It’s hard to explain all the ways that Jenny opens one’s eyes.  She’s funny, brilliant, caring, honest, sensitive, informed, and incredibly good at talking to students at a level that they can follow and understand.  She knows every animal by name and exactly all the ways they behave.  My students came to understand how animals are so much like people.  They have their unique ways, whether they’re pigs, goats, cows, or chickens.  By the end of the tour, all the students had enormous smiles on their faces.  Life changing.

After that day, I made the trip to the Woodstock Sanctuary a requirement for Food Ethics.  When Jenny Brown’s book came out, I immediately made that a text for the class.  Not surprisingly, it became the favorite book among the students. 

Jenny is a remarkable teacher and lecturer.  In my experience I can’t think of anyone who has done a better job of communicating to people.  She has a special skill when it comes to sharing information, but more than that, she gets people to think. 

Dr. Timothy M. Russell


I am writing to highly recommend Jenny Brown and to encourage you to provide students with the opportunity to learn from a remarkable person and educator. I have witnessed Jenny deliver a powerful keynote address to a packed audience at the Conference of the North American Vegetarian Society, connect with college students while giving a passionate, yet fact-filled talk, and generously give two and half hours of her time touring students at Woodstock Farm Sanctuary. I have appreciated students’ incredibly positive reaction to her talk and her book, “The Lucky Ones: My Passionate Fight for Farm Animals”. Over the past several years, students taking the First Year Seminar “Animals” that I teach have described being changed by her story and that of the individual animals that she has cared for.

Jenny Brown, given her personal story, professional experiences, knowledge, and elite communication skills, is uniquely qualified to deliver talks on the lives of animals, the health of our planet, and the power of personal decision-making. Jenny has the ability to connect with students’ hearts while also sparking their intellectual curiosities.

I recommend Jenny Brown with complete confidence and a renewed sense of hope knowing that one of the world’s most effective communicators is challenging students to think critically and to identify ways that they can align their values and practices to address some of the world’s most pressing problems.

Chris Hirschler, PhD, MCHES
Chair & Associate Professor
Department of Health and Physical Education
Monmouth University


Thank you so much, Jenny, for talking to my Animals and Health class at UCF today. Your presentation, More Than Meats the Eye, captivated the students (and me). You did an amazing job presenting a lot of information in an engaging and candid way that kept everyone interested. I appreciated how you introduced your personal journey as well, which helped students connect with you on a personal level. The information you presented is so important to helping us all become more informed and healthier consumers, to understand the impact of our choices on animals and the environment, and open our eyes to the suffering of billions. And you did all that with just the right blend of humor, facts, and compassion. Thank you for all you do.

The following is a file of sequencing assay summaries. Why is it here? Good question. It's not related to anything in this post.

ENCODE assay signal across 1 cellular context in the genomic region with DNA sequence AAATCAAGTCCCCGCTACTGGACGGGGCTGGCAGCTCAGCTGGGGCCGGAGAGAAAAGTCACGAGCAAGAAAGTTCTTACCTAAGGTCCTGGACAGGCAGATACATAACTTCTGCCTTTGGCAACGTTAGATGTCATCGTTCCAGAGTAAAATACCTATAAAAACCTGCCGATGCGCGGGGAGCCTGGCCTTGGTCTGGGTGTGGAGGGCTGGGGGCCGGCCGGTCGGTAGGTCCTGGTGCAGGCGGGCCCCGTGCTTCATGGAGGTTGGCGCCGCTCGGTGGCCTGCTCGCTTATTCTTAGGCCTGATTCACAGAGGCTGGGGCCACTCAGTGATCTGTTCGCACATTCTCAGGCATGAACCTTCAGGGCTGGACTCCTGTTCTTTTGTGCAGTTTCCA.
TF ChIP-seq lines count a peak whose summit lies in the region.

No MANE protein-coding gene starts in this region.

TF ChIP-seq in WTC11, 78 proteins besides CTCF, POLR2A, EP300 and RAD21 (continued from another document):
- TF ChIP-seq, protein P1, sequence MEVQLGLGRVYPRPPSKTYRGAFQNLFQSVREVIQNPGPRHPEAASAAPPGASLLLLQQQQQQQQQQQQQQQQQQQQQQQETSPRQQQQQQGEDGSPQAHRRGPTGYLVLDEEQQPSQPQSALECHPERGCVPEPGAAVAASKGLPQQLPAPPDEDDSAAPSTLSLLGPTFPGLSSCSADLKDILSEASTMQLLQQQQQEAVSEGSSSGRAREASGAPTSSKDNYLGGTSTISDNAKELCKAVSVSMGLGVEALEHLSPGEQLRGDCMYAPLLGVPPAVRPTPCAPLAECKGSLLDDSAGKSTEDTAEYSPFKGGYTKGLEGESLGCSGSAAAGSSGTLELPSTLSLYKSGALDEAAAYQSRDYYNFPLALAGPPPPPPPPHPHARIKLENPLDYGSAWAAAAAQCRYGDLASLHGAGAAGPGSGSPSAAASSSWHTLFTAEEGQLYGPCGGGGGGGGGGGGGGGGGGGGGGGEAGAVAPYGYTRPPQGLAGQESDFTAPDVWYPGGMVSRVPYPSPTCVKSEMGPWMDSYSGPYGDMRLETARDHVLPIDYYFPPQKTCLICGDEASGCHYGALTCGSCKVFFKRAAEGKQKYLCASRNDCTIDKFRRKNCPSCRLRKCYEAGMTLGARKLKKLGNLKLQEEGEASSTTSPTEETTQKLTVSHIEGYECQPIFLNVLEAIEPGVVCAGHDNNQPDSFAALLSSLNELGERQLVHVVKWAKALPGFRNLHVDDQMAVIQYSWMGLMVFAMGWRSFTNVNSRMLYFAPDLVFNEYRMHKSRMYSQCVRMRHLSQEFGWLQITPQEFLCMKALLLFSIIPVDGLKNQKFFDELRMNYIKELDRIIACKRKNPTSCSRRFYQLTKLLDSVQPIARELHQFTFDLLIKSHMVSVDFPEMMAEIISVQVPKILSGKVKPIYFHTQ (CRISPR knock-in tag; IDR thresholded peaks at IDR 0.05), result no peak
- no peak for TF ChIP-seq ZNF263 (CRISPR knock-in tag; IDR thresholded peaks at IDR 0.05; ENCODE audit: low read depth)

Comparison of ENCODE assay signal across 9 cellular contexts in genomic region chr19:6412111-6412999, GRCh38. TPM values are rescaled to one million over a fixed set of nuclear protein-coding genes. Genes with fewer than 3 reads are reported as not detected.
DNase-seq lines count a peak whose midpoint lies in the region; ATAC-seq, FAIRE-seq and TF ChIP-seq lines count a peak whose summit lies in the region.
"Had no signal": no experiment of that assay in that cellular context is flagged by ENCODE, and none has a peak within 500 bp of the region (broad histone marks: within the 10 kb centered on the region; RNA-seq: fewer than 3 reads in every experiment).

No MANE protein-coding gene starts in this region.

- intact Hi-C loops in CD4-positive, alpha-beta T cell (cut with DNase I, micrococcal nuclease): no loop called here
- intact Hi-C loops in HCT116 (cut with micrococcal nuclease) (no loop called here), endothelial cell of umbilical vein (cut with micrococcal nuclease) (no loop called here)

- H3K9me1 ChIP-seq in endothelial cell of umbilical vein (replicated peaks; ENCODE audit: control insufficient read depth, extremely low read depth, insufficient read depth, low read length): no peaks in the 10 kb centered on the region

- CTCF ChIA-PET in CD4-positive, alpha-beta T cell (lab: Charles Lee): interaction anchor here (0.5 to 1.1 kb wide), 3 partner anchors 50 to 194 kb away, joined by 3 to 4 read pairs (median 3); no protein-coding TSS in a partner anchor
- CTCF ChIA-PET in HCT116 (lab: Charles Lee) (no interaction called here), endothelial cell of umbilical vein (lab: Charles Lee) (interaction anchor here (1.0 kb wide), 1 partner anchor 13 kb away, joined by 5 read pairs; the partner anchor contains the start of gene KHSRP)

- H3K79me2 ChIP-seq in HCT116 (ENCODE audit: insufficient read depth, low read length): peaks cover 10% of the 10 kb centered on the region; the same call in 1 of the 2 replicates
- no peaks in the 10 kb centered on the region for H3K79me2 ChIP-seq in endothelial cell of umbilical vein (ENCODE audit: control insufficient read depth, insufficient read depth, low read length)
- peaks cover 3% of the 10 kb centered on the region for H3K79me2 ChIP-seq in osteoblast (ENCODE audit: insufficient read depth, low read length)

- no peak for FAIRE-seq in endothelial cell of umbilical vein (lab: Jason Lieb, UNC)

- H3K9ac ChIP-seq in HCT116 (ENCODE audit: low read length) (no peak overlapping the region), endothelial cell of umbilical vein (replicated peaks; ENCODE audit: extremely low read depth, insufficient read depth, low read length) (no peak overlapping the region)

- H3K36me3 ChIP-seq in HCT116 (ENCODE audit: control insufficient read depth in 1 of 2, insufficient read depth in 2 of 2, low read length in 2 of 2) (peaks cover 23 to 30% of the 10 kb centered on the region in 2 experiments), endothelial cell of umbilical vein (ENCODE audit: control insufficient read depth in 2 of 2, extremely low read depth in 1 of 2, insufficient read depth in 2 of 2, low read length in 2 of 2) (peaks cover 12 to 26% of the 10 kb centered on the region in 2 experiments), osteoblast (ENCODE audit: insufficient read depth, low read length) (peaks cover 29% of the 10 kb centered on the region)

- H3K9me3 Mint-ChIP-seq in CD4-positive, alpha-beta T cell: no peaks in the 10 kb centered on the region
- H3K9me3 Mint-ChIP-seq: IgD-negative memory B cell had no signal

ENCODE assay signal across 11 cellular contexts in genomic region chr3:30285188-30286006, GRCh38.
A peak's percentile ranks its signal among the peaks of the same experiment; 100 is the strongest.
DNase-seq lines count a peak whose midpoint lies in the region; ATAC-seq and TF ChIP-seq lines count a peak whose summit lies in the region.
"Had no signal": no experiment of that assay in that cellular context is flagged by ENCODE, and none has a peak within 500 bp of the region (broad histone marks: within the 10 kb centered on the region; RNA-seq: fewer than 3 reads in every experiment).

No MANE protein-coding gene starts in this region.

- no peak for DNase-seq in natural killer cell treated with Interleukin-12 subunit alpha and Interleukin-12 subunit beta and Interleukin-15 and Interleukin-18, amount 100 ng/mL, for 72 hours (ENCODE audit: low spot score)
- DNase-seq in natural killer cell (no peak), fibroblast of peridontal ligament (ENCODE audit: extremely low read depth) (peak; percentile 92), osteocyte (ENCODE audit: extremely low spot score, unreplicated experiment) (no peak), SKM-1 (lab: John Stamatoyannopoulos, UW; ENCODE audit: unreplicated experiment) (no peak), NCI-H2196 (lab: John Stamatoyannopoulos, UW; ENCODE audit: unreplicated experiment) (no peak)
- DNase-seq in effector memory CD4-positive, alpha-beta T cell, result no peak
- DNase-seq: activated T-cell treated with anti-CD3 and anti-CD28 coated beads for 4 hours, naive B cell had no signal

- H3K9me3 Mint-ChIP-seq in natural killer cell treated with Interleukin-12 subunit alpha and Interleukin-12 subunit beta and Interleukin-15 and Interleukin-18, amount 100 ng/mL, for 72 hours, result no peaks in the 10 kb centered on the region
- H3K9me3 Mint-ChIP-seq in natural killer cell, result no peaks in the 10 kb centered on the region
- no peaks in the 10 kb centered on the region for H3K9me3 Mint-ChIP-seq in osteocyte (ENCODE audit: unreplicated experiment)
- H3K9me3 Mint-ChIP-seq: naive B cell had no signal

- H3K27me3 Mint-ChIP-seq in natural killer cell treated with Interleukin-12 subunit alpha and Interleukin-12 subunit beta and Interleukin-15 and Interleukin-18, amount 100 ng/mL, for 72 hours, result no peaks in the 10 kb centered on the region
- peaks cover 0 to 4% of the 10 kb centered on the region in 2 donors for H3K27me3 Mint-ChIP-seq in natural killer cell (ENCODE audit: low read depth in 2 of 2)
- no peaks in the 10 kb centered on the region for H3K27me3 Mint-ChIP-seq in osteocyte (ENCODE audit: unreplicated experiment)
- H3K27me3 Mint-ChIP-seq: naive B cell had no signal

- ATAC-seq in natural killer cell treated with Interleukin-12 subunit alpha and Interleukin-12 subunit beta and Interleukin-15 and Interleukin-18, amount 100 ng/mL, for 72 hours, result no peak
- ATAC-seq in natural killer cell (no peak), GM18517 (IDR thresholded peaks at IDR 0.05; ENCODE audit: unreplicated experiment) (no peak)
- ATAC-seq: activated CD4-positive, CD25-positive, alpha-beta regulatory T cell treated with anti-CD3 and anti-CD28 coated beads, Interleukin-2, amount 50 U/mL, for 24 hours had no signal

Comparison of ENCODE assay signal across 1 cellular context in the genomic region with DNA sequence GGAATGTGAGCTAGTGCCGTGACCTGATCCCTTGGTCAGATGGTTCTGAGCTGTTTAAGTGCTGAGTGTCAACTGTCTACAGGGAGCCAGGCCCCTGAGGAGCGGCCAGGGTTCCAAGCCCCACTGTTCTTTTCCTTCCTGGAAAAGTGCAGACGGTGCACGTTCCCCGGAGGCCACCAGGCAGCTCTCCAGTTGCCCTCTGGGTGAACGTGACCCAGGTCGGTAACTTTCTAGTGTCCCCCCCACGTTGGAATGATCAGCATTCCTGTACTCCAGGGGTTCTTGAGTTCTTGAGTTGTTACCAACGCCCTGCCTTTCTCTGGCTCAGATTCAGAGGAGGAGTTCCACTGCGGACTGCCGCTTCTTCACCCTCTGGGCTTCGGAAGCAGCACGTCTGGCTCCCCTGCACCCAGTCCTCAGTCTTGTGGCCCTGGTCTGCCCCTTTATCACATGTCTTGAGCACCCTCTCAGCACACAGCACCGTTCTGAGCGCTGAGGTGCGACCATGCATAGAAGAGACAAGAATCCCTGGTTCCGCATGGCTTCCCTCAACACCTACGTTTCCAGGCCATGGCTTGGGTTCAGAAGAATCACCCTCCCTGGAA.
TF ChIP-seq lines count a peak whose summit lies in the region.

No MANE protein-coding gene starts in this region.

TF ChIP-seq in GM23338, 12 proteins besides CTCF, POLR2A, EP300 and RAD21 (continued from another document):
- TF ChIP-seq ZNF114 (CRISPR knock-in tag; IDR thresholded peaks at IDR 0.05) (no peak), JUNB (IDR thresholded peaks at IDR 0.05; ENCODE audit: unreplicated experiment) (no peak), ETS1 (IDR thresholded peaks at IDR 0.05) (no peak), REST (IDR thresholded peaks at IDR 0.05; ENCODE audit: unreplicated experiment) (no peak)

Liz Grauerholz
Professor of Sociology
University of Central Florida


I was so pleased that Jenny Brown, a long-time advocate in the animal protection movement, came to Georgia State University in Atlanta to share her expertise on the injustices of animal agribusiness, revealing so many hidden truths about the lives of all different animal species used by agribusiness -- hens used for their eggs, cows used for their breast milk, baby calves used for "veal," and pigs, chickens, cows turkeys, and fishes used for their flesh. She is compassionate both to the animals and also to the audience, as she relates her own unexpected journey to transition to a cruelty-free lifestyle and to start a sanctuary to rescue farmed animals and educate the public about animals as sentient individuals. While the topic is serious, her presentation style embodies a lot of energy and humor, and she keeps it real in her conversational tone that students can relate to.

Carrie Packwood Freeman
Professor of Communication
Georgia State University